Last Updated on October 30, 2023
Osteopoikilosis is a benign, autosomal dominant skeletal dysplasia that manifests radiographically as multiple bone islands which are especially seen near the joints, epiphyses, metaphyses of long and short tubular bones. The condition is also known as the spotted bone.
The islands are also seen in in the pelvis and scapulae. The distribution is typically bilateral and symmetrical.
They are rarely seen in the ribs, clavicles, spine, and skull.
Males and females are equally affected.
It is usually incidentally found on skeletal x rays. Its importance is predominantly incorrect diagnosis so that it is not mistaken for pathology.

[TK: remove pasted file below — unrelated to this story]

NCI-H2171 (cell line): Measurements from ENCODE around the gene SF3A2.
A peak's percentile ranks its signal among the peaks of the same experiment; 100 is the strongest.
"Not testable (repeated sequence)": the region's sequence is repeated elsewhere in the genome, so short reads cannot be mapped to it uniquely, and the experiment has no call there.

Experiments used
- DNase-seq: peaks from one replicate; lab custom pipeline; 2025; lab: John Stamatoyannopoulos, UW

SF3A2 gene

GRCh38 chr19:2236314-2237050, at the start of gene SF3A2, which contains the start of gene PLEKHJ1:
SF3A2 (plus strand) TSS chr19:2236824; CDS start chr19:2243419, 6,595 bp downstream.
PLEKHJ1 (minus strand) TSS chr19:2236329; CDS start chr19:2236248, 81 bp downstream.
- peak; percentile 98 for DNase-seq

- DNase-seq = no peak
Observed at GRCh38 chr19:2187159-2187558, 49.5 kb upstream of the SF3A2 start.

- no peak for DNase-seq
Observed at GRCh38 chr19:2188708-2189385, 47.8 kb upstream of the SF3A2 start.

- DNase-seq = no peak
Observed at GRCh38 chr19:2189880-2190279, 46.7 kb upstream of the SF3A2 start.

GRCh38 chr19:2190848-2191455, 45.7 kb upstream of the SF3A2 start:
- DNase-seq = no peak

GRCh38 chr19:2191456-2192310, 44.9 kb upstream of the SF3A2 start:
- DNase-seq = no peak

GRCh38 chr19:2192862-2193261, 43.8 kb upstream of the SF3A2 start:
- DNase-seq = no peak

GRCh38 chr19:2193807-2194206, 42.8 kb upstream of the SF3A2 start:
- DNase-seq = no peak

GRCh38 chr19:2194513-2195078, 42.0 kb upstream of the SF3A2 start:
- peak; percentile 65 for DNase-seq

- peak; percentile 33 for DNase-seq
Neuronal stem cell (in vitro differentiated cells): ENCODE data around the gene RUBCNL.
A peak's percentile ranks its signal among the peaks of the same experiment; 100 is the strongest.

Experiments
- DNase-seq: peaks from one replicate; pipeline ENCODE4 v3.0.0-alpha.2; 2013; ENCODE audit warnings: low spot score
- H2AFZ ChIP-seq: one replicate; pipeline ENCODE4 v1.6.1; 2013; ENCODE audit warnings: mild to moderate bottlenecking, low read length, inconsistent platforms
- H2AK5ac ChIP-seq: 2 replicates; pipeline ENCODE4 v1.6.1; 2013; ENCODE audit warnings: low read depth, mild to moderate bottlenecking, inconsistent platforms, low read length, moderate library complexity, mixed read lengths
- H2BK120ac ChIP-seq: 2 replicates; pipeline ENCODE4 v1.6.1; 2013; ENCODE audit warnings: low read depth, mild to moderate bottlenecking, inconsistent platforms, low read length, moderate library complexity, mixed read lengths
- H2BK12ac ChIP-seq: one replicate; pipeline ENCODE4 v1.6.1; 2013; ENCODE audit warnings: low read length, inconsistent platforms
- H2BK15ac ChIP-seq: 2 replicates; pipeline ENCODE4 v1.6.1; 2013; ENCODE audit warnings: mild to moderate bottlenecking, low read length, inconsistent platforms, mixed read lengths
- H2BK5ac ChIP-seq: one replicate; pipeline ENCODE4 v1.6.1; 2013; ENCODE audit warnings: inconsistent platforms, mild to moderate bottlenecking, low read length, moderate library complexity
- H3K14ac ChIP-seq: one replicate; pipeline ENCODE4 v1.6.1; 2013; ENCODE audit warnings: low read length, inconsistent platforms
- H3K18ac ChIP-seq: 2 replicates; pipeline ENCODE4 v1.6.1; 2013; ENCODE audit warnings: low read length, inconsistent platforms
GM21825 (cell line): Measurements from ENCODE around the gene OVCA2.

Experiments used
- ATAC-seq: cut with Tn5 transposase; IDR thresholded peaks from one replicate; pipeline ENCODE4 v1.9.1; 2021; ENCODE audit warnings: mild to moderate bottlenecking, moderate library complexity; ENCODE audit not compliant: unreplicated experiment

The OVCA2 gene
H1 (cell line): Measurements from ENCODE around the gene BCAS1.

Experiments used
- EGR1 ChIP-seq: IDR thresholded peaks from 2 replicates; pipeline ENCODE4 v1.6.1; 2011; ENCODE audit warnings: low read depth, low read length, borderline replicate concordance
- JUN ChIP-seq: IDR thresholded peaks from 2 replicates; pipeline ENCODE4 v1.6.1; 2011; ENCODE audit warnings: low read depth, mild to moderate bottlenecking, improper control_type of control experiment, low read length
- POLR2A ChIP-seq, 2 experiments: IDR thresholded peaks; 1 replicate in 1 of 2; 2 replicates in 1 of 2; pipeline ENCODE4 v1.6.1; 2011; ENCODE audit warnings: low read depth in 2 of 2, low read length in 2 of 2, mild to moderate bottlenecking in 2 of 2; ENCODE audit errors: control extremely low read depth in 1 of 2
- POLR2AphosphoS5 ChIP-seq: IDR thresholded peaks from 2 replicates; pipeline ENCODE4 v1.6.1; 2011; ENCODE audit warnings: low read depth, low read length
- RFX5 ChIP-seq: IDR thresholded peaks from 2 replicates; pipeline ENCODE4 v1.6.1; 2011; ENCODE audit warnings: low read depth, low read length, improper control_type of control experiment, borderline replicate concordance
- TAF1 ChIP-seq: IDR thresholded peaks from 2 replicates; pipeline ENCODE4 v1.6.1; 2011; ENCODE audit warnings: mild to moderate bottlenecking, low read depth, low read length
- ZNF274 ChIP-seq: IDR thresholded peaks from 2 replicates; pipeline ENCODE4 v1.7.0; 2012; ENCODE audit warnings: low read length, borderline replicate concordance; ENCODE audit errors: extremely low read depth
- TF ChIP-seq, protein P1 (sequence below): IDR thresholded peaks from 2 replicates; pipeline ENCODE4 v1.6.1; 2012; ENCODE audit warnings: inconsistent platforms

The bone islands of osteopoikilosis develop during childhood. They do not regress and therefore are seen in all age groups. There is no gender predilection.
Osteopoikilosis has been associated with
- Dermatofibrosis lenticularis disseminata
- Endocrine abnormalities
- Cleft palate
Most patients have no other findings.
The condition is by and large asymptomatic. It is a radiological finding. Some association with joint pains have been reported.
Laboratory tests are normal.
Xrays reveal multiple bony islands which are round or ovoid, intramedullary and sclerotic.
Imaging of Osteopoikilosis
On x-ray and CT, bone islands of osteopoikilosis are typically clustered around joints and align themselves parallel to surrounding trabeculae, most being found in the appendicular skeleton and pelvis. The axial skeleton is largely spared.
On MRI, each lesion is small and dark on both T1 and T2 weighted images.
Generall,y no treatment is required.